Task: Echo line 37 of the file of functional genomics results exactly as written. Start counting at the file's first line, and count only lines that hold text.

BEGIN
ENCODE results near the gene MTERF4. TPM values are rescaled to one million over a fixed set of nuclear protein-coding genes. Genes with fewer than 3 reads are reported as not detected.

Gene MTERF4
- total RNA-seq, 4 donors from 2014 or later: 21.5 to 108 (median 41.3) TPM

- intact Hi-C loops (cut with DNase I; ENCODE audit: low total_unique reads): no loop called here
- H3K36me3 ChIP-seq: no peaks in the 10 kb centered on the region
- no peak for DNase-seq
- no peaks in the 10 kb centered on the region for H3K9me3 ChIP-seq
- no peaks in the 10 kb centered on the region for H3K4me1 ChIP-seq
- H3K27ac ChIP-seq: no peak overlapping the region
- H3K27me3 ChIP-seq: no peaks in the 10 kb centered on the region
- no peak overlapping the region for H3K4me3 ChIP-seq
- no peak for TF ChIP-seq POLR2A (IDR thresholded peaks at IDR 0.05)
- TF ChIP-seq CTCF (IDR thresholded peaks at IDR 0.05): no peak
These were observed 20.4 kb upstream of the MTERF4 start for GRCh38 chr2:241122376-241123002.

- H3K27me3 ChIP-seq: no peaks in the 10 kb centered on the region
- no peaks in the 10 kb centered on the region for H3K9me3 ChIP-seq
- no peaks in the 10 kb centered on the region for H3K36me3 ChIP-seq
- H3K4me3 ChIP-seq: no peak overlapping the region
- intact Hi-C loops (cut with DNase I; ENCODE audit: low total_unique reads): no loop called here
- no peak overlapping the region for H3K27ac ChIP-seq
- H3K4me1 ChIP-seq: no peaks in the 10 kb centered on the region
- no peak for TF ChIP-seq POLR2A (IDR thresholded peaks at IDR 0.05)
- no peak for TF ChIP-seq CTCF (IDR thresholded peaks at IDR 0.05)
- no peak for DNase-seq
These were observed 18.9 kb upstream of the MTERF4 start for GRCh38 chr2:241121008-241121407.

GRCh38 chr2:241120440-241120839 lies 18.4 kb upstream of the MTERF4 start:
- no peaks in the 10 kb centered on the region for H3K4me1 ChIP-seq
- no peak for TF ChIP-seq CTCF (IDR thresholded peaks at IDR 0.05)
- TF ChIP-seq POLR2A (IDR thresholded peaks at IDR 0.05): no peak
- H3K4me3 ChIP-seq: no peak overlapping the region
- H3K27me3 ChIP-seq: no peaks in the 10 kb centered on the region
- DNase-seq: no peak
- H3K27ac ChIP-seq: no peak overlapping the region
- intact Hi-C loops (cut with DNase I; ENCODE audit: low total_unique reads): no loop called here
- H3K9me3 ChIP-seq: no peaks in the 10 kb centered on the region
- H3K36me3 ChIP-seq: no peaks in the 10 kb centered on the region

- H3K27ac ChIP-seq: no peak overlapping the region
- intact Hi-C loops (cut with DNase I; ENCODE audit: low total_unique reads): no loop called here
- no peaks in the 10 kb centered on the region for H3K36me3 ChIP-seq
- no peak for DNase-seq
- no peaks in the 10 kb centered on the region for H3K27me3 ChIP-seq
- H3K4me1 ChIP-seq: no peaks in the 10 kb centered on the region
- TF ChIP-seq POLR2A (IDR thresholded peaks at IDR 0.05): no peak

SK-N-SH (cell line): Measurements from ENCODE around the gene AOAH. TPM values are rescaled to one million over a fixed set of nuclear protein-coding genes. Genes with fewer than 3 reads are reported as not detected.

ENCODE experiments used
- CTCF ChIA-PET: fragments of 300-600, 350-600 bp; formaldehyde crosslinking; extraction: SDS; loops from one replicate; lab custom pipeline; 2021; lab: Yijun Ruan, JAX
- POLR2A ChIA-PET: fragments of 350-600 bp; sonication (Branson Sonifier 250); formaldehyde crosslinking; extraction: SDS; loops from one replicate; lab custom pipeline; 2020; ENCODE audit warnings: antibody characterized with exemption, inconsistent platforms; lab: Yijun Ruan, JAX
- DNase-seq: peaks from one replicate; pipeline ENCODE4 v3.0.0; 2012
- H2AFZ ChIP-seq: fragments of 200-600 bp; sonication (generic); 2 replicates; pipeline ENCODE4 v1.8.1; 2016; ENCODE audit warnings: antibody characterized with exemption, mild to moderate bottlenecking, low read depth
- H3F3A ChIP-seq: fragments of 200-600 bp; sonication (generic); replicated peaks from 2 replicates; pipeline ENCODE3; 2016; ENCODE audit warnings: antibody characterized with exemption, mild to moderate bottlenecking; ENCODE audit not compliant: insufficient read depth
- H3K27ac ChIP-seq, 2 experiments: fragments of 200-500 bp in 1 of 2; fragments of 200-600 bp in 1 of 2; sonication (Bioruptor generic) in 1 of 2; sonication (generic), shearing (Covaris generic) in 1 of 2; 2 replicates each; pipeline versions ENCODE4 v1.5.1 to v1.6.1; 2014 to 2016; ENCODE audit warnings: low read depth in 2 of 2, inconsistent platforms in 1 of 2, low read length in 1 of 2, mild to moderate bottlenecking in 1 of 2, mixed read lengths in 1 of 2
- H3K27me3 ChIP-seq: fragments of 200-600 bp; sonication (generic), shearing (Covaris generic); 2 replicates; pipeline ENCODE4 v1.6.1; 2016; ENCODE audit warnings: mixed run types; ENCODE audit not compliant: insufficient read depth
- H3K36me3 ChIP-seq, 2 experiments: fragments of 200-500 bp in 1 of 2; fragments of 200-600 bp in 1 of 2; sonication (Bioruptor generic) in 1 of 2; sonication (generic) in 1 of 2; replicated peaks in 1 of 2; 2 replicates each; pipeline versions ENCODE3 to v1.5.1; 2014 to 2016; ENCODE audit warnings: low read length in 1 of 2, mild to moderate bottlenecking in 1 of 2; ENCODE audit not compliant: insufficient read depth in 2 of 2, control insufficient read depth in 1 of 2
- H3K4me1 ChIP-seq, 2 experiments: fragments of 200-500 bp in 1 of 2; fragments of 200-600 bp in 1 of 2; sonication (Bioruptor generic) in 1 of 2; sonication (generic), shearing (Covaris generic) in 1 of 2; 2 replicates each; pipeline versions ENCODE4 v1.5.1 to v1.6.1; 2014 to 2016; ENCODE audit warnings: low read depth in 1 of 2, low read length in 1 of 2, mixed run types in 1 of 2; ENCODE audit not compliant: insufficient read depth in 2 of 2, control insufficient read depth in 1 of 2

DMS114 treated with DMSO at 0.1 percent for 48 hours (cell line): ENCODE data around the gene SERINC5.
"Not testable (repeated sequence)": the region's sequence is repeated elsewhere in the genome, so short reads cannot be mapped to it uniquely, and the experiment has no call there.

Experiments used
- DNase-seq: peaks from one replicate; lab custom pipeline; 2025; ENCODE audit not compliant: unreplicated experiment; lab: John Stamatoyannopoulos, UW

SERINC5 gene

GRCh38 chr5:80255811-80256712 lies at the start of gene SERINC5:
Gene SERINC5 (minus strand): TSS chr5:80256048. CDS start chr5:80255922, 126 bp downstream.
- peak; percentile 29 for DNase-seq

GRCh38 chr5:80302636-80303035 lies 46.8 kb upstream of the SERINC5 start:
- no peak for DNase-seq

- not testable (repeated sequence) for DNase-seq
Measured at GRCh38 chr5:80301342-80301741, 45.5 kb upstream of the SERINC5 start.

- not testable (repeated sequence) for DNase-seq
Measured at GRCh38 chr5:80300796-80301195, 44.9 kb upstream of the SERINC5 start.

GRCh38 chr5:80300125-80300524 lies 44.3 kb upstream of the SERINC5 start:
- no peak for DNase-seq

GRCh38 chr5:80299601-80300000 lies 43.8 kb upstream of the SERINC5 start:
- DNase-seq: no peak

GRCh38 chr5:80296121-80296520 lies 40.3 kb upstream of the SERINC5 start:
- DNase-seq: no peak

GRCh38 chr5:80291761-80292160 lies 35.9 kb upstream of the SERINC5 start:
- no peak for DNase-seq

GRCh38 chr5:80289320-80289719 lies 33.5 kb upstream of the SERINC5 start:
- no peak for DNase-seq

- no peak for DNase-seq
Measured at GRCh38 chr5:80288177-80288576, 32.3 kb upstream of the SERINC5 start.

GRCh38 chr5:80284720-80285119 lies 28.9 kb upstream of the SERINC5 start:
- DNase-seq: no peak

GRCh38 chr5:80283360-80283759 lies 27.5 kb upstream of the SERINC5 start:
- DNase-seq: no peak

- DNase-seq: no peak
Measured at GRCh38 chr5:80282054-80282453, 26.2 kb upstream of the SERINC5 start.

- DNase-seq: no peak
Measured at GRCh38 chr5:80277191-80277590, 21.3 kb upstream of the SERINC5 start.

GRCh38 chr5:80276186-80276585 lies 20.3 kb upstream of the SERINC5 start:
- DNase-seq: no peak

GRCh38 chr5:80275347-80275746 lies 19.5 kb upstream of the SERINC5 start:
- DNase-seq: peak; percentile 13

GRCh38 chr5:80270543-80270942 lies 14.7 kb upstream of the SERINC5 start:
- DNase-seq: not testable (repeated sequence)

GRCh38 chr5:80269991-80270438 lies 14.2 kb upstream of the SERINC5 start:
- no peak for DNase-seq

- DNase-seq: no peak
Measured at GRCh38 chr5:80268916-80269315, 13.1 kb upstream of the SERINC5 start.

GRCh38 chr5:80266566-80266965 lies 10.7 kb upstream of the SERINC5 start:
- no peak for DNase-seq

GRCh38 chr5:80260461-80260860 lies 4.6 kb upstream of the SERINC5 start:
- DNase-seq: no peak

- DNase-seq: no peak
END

- H3K27ac ChIP-seq: no peak overlapping the region